As far as Singapore is concerned, Beijing’s foreign economic policy is progressing well: the Celestial Empire has been the country’s main trading partner for many years. Singapore is actively engaged in the BRI project, under which it is developing the China-Singapore Land-Sea Trade Corridor with the PRC, combining sea, rail and road routes. The China-Singapore Corridor not only connects the PRC and Singapore: it is linked to a multitude of routes to different countries around the world. In the summer of 2021, the media reported that the Corridor had already connected 304 ports in different countries, with the commercial hub of the network being not Singapore, the world trade, logistics and financial center, but China’s Chongqing. In the first half of 2021 alone, 952 trainloads of goods were shipped from Chongqing, an increase of about 147% compared to the first half of 2020.
Other SEA countries are also pushing China into the region: for example, in December 2021 a railway linking the Chinese city of Yuxi with Vientiane, the capital of Laos, was inaugurated. Laos is a small, landlocked country and the launching of the railway was a major step for it in overcoming its isolation, which should have an impact on Laos’s economy in the coming years. Meanwhile, Laos is in the heart of Indochina, and the Yuxi-Vientiane road will be an important element of the railway system the PRC plans to cover the entire peninsula with.
Maintaining military bases is very expensive, whereas railways and ports not only pay for themselves, but also contribute to the development of the surrounding areas by bringing benefits, boosting trade and creating jobs. The US is now experiencing a severe economic crisis, and if it continues, Washington will have less and less money to maintain a military presence in SEA.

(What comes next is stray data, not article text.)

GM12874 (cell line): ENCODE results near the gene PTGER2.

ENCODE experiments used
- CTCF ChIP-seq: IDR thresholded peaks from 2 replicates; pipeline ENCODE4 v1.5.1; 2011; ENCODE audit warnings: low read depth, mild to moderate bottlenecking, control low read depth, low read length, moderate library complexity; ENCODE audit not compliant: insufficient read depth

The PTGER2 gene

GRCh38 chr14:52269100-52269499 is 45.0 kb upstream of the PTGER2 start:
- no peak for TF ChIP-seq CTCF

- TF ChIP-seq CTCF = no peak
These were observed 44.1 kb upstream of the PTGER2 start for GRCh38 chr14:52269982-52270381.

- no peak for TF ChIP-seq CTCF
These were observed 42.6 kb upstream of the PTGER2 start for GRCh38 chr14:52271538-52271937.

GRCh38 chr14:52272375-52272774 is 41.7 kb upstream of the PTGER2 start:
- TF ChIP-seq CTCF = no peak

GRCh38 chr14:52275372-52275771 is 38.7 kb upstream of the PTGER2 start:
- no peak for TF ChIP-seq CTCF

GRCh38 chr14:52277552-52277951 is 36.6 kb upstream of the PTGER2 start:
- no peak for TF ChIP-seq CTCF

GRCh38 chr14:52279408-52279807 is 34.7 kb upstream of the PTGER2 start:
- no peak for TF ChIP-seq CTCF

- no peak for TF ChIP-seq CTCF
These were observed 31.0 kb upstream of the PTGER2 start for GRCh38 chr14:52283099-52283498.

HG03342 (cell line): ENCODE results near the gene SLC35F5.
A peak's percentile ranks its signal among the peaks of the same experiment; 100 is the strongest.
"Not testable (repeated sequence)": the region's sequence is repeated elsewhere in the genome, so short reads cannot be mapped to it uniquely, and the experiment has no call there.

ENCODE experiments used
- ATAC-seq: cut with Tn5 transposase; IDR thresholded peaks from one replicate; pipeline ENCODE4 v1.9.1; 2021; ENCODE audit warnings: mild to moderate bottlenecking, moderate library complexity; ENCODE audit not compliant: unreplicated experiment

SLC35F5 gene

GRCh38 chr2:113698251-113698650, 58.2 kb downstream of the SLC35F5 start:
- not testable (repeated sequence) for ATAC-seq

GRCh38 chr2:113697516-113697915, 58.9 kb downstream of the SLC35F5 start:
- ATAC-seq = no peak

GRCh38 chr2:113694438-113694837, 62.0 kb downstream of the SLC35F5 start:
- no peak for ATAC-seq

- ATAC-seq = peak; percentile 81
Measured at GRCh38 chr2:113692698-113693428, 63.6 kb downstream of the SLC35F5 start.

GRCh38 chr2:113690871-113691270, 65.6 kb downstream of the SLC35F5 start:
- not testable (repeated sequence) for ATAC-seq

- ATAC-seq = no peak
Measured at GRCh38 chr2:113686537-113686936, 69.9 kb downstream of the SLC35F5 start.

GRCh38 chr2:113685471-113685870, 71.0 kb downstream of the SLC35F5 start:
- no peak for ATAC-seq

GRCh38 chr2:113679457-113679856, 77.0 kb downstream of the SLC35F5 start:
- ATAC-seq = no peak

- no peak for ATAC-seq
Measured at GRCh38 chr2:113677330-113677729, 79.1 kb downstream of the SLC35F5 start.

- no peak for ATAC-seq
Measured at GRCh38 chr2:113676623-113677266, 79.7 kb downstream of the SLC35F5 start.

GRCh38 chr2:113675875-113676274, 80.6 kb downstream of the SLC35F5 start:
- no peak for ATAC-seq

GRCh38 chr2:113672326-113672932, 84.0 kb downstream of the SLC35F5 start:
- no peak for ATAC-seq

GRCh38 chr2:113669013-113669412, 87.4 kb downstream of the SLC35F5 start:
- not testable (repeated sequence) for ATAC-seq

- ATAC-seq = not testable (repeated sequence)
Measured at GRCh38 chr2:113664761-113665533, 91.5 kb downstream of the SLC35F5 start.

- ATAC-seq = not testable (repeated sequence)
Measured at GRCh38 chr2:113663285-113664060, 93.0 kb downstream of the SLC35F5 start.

Of course, the time when the PRC can openly deploy its military bases in strategic locations in SEA is still a long way off. However, military and political power always begins with economic power. And China has already made considerable progress in economic cooperation with SEA: in addition to the aforementioned Singapore, the Celestial Empire is already a major trading partner for Indonesia, Malaysia and Myanmar, that is, four of the eleven states that make up SEA.
The US is the main trading partner for Cambodia, the Philippines, Thailand and Vietnam, also four countries in SEA. However, two of the four states (Cambodia and the Philippines) also had US bases on their territories until recently. Now the presence of US forces in Cambodia is in doubt: in December 2021, following sanctions imposed by Washington on several Cambodian dignitaries, Cambodian head Hun Sen announced the closure of the Ream naval base, which had previously been declared by Cambodia “open to all navies of the world,” for which reason the Americans were present there. The Ream base is known to already be of interest to Beijing. China is now Cambodia’s second largest trading partner after the United States, but it has invested heavily in the Cambodian economy. It is not out of the question that it will soon become the country’s main trading partner. And the “crowning achievement” of the long Chinese-Cambodian cooperation will be the transformation of the “open to all” Ream base into a PRC naval base.
If we compare the build-up of a power’s influence in other regions to the building of a pyramid, the creation of military bases there can be compared to a peak, while the base of the structure should be economic cooperation. Only then will the “pyramid” be strong and enduring. Apparently, Beijing is now “pouring concrete” all over Southeast Asia.
Petr Konovalov, a political observer, exclusively for the online magazine “New Eastern Outlook”.